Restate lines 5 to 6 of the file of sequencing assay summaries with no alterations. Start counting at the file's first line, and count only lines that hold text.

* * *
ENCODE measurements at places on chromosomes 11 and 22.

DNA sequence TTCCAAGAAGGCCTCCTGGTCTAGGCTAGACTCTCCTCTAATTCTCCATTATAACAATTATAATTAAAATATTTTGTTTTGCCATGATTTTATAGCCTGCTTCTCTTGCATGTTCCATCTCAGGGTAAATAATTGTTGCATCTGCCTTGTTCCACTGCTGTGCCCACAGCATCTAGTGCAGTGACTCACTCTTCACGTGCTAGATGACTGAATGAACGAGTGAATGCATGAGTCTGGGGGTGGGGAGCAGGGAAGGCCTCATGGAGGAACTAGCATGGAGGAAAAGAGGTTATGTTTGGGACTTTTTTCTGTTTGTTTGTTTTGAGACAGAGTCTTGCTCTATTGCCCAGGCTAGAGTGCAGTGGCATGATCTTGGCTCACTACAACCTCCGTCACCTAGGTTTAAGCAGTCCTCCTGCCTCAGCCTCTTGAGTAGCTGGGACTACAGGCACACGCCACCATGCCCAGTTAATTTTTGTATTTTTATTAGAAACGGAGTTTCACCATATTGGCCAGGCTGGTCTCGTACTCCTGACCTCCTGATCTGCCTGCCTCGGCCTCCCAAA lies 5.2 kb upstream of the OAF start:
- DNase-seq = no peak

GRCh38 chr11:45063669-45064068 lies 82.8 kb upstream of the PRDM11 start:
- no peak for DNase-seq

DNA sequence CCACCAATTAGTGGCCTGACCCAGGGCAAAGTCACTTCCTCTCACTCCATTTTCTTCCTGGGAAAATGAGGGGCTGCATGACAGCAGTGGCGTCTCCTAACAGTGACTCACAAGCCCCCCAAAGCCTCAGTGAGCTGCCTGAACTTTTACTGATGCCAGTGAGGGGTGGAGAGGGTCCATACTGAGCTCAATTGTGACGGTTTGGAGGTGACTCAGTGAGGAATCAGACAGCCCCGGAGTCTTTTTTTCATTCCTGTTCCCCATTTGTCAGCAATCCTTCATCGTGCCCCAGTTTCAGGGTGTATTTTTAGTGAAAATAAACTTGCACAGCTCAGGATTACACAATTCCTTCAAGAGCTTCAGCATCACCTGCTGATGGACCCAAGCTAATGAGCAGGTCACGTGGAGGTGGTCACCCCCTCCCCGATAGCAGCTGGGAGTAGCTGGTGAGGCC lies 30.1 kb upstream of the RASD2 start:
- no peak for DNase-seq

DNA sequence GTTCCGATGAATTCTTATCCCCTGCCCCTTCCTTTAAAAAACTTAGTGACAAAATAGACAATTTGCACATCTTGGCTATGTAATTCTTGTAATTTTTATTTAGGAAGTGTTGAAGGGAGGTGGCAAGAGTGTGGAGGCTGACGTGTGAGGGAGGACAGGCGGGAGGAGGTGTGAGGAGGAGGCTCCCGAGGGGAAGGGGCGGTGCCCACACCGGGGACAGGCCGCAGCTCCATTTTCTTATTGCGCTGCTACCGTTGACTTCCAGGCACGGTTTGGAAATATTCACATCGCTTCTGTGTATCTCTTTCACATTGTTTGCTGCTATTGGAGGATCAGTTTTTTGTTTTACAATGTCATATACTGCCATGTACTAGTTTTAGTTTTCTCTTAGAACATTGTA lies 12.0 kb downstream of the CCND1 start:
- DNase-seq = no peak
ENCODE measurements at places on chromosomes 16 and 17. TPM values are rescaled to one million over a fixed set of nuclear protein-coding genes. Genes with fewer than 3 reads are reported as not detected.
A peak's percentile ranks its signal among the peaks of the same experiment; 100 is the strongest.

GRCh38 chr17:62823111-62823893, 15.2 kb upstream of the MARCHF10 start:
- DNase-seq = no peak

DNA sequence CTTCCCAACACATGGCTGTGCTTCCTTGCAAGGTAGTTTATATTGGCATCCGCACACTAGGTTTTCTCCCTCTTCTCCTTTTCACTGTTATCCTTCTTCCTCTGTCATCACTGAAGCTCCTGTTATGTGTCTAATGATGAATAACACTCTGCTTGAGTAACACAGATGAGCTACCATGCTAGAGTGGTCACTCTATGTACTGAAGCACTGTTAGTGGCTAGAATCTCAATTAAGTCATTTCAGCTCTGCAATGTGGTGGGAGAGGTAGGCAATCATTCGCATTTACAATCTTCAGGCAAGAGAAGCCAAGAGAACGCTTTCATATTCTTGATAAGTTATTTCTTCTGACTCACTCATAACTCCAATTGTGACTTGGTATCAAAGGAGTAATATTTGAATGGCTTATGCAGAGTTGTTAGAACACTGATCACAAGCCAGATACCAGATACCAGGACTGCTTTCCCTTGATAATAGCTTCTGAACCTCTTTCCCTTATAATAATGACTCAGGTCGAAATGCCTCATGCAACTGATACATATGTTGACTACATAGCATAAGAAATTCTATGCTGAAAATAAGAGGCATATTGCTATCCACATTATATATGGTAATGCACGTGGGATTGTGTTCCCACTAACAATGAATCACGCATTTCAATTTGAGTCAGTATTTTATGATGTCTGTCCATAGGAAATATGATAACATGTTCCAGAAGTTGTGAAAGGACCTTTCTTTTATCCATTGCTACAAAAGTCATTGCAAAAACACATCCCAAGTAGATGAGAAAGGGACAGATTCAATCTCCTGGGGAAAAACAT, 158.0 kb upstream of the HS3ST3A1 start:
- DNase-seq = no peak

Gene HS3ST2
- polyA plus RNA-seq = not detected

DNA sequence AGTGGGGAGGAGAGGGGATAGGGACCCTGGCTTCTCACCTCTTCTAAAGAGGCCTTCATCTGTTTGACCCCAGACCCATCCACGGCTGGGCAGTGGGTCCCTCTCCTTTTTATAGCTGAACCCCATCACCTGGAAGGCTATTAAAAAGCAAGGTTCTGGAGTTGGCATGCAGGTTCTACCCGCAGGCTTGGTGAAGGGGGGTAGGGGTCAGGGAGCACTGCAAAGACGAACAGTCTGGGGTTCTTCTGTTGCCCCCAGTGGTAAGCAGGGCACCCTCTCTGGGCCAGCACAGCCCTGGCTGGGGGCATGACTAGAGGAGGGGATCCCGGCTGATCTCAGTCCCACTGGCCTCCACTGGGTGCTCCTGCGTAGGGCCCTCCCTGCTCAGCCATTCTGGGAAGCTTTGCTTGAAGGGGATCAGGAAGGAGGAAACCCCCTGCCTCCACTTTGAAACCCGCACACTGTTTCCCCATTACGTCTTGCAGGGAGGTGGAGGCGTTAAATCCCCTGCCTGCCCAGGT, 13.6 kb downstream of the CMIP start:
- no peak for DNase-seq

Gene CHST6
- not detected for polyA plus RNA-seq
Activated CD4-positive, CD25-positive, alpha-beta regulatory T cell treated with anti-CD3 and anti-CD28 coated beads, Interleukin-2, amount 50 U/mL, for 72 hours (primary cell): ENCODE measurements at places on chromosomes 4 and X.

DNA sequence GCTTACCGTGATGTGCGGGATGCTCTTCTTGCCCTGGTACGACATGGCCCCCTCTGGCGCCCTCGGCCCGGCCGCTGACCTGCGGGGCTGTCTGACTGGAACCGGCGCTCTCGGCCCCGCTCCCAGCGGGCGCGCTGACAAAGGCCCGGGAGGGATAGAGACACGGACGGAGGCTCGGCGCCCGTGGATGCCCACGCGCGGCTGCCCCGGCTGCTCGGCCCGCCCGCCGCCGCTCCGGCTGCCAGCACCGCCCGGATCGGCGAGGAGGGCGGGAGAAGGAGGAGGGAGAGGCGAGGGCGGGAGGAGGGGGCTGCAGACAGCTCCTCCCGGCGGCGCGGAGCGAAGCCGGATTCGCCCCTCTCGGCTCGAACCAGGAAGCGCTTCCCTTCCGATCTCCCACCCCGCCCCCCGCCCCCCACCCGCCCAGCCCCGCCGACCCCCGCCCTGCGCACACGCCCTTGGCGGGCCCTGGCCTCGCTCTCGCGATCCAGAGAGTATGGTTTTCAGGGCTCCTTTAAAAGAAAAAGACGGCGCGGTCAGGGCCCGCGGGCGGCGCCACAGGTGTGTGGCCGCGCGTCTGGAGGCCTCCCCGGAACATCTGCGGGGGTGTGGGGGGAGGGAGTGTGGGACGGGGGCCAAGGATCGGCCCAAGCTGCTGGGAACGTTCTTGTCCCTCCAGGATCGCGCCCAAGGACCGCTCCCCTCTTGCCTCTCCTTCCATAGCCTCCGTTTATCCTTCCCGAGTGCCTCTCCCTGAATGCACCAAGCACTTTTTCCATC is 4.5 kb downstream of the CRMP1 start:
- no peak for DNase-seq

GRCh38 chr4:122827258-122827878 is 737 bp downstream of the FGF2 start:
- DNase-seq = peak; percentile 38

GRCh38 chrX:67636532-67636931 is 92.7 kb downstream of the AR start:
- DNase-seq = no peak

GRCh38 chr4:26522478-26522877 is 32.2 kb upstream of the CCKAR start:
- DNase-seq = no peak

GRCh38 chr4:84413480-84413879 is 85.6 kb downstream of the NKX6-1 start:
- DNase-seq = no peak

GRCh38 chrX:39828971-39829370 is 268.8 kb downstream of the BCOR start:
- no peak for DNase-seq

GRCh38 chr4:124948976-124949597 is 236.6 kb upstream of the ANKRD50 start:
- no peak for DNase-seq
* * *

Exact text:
- no peak for DNase-seq

DNA sequence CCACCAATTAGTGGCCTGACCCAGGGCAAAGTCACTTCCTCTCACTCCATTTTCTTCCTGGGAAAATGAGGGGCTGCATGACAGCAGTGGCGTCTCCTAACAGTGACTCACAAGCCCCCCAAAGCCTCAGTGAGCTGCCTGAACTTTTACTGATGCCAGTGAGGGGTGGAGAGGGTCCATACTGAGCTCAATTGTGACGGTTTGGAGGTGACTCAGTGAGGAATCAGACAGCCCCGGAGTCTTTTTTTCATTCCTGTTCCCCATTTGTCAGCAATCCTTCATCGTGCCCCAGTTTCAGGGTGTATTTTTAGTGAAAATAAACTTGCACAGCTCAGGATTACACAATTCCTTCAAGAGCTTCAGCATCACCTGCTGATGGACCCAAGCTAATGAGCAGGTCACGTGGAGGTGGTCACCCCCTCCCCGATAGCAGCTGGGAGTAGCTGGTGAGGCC lies 30.1 kb upstream of the RASD2 start: